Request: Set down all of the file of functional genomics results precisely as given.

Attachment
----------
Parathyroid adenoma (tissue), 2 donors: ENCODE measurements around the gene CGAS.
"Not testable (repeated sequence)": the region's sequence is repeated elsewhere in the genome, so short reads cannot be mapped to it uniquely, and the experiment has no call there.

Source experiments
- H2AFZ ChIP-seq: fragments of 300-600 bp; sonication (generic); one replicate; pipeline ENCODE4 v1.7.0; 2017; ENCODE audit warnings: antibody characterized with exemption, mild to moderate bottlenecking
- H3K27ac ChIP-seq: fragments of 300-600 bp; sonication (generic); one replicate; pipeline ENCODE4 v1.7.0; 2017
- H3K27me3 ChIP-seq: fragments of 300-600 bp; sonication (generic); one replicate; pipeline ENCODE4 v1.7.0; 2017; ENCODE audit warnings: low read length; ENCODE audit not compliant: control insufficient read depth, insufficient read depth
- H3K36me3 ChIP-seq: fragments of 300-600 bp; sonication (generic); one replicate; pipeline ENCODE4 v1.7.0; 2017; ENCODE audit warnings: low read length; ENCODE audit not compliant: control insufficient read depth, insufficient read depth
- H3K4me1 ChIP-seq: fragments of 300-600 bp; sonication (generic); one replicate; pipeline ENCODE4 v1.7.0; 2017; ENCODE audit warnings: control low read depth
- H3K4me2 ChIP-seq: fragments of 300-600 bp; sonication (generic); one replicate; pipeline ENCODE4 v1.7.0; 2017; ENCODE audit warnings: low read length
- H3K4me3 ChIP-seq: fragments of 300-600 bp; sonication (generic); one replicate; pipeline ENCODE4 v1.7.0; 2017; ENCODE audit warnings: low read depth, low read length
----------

Parathyroid adenoma (tissue), 2 donors: ENCODE measurements around the gene CGAS.
"Not testable (repeated sequence)": the region's sequence is repeated elsewhere in the genome, so short reads cannot be mapped to it uniquely, and the experiment has no call there.

Source experiments
- H2AFZ ChIP-seq: fragments of 300-600 bp; sonication (generic); one replicate; pipeline ENCODE4 v1.7.0; 2017; ENCODE audit warnings: antibody characterized with exemption, mild to moderate bottlenecking
- H3K27ac ChIP-seq: fragments of 300-600 bp; sonication (generic); one replicate; pipeline ENCODE4 v1.7.0; 2017
- H3K27me3 ChIP-seq: fragments of 300-600 bp; sonication (generic); one replicate; pipeline ENCODE4 v1.7.0; 2017; ENCODE audit warnings: low read length; ENCODE audit not compliant: control insufficient read depth, insufficient read depth
- H3K36me3 ChIP-seq: fragments of 300-600 bp; sonication (generic); one replicate; pipeline ENCODE4 v1.7.0; 2017; ENCODE audit warnings: low read length; ENCODE audit not compliant: control insufficient read depth, insufficient read depth
- H3K4me1 ChIP-seq: fragments of 300-600 bp; sonication (generic); one replicate; pipeline ENCODE4 v1.7.0; 2017; ENCODE audit warnings: control low read depth
- H3K4me2 ChIP-seq: fragments of 300-600 bp; sonication (generic); one replicate; pipeline ENCODE4 v1.7.0; 2017; ENCODE audit warnings: low read length
- H3K4me3 ChIP-seq: fragments of 300-600 bp; sonication (generic); one replicate; pipeline ENCODE4 v1.7.0; 2017; ENCODE audit warnings: low read depth, low read length